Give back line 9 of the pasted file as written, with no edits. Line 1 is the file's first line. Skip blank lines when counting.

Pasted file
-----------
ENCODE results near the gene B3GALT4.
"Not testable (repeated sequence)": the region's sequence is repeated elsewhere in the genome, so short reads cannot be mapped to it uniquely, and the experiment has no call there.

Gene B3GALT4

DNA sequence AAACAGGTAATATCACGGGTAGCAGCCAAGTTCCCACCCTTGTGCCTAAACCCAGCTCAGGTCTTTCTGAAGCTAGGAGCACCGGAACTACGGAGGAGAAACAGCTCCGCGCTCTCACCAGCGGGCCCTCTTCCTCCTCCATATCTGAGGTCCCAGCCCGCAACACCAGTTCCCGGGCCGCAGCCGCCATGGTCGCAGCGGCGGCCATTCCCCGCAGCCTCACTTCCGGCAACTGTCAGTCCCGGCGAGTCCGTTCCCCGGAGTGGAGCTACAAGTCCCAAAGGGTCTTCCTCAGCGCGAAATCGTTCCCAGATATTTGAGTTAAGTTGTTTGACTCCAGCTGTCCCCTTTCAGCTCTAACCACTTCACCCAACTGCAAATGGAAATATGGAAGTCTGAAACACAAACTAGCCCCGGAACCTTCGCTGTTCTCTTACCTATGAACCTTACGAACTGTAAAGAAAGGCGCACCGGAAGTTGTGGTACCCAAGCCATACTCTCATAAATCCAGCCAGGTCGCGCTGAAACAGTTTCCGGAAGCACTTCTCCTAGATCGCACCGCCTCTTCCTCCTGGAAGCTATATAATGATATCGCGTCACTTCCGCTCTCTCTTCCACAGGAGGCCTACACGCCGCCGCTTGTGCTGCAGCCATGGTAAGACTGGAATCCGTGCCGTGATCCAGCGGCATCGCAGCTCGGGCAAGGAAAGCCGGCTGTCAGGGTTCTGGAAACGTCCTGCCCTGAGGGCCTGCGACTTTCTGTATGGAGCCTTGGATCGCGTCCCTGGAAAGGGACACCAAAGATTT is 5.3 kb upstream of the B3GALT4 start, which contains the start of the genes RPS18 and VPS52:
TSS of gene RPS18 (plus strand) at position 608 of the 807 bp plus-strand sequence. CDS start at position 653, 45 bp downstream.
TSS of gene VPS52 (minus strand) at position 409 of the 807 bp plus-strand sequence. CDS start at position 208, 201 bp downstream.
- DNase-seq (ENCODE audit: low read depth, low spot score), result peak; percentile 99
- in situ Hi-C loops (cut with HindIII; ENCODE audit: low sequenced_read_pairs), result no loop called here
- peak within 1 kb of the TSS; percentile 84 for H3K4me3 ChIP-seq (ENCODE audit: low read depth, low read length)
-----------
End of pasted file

- peak within 1 kb of the TSS; percentile 84 for H3K4me3 ChIP-seq (ENCODE audit: low read depth, low read length)